Tuesday, June 16, 2020

The valuable role of gecko poo

Quite the intriguing title I know!  It all began with some work I had printed some time ago (2015).  I had left the work out to dry overnight and returning a day or so later discovered it had been the perfect target for a gecko poo.

Of course. The challenges of living in a rural setting.

Despite being disturbed by it, I clearly paid little or no attention to it as I only re-discovered it recently when I was sending some work to a friend.  I was trying to choose the best set of three prints for her and had to remove this set from my considerations for obvious reasons.

I set it aside and thought I must do something with it.

I have been pondering how to bind clouds for quite some time, and thought this might be a nice little project to begin with - there was nothing to lose. To clarify - the work is  titled A Place Among the Clouds.

The remnant stain from the offending item.

So I set to work, recording the exact placement of said poo and thinking about how to remove it - by trimming the bottom? by trimming down both sides?

Given there were three sheets of paper to the work; how would trimming the sides make it look?  It was a funny old thing to get myself so thoughtful and involved in the small task of removing the stain.

As I was testing out how to go about it I layered the three sheets onto each other and was mesmerised by the the words softening and hiding and layering. Sigh. I spent quite a while with these lovely moments.

 From random placements I then tried to see what happened if I did a more formal grid plus diagonal.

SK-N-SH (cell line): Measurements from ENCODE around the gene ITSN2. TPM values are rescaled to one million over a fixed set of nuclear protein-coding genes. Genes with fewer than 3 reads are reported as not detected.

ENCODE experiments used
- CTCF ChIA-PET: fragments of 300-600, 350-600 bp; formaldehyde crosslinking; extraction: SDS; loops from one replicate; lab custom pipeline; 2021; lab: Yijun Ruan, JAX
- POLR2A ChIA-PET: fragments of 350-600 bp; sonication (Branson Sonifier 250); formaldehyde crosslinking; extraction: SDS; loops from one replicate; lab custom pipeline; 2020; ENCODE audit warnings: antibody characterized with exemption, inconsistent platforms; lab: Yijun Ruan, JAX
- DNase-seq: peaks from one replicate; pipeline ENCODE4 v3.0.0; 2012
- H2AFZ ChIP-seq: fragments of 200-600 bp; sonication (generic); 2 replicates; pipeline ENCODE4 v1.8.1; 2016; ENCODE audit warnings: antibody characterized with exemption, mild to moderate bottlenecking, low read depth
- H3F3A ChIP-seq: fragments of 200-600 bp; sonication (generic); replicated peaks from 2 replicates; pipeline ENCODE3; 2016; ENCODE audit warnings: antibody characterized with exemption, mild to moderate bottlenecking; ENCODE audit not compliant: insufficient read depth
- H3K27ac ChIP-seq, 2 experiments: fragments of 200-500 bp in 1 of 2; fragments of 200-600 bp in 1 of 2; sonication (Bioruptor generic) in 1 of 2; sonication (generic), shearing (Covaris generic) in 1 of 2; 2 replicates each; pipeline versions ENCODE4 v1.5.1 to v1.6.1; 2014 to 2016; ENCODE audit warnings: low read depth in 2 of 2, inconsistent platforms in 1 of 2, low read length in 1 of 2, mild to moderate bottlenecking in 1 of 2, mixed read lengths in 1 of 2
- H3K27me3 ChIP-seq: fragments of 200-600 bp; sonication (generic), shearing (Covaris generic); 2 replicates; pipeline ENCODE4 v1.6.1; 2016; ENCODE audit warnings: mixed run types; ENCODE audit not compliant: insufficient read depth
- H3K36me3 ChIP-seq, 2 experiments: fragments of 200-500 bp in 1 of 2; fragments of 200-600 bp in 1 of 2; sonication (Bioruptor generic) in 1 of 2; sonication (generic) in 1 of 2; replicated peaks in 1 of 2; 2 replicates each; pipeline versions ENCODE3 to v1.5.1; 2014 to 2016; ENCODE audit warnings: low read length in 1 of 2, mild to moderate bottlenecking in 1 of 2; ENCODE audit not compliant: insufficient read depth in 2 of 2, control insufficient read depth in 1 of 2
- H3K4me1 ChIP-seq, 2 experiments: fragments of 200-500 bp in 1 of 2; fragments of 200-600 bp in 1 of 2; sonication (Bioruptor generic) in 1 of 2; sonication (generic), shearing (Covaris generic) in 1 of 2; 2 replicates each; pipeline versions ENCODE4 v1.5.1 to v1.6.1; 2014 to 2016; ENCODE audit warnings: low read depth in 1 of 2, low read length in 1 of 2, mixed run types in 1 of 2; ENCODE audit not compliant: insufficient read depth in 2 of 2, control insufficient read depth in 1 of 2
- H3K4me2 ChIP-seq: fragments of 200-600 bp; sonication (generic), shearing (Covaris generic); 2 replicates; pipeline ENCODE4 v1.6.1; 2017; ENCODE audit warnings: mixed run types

Also very lovely.

In the end the decision was to trim the bottom of the sheet.  I had assumed I would trim them all; but when I saw how the trimmed sheet sat upon the sheet underneath I realised I wanted to trim them to different lengths.

And then bind them at the top.  And the diffenret lengths along the bottom would be how you could ease your finger in to the delicate paper and lift it up.  And it occurred to me the this was the perfect position to bind, as the movement thought the three 'verses' was much more about clouds lifting and rising, and this action reflected the words.

Of course I needed a cover, and so I tested out some grey Magnani Pescia paper - velvety yet firm. And I think it is looking rather fine.

The next steps will involve scoring the front cover to make sure it will fold and bend at the right spot and then binding them together. But before that I also want to work out how to have some imagery on the cover. So a nice progression thus far and a few more steps to go.

I have been rather comforted by how deeply I got into artistic making again after having been making so much product for the Gallery Shop. A rather joyful re-discovery.  All because of some gecko poo which made me think of something as less than precious and gave me permission to play and explore and wonder...

And as I was packing away, I came across this very old collagraph print (2006) and rather than toss it into the bin, I have kept it out.  For some reason, it said something to me.  I am not sure exactly what yet  but it is sitting alongside the work in companionable silence, and will let me know, all in good time.


  1. oh this new book is a beauty, funny how it goes!

    1. Funny how it goes indeed Mo - from gecko poo good things emerge...go well.

  2. the collagraph speaks of new-moonrise ... and I love the layerings of cloud words, most especially the first two angled versions

    1. Ahh the moonrise Liz! The layering has been great fun and the angled tangents are something I want to play with more. Thanks for the moon, go well.

  3. This is such a wonderful example of the mystery of creativity. I have read it over and over. Thanks Fiona.

    1. Thanks so much Dana! Isn't creativity just magical? How we only start because one thing; then head on over and discover all these other moments along the way. Just love it! Go well.


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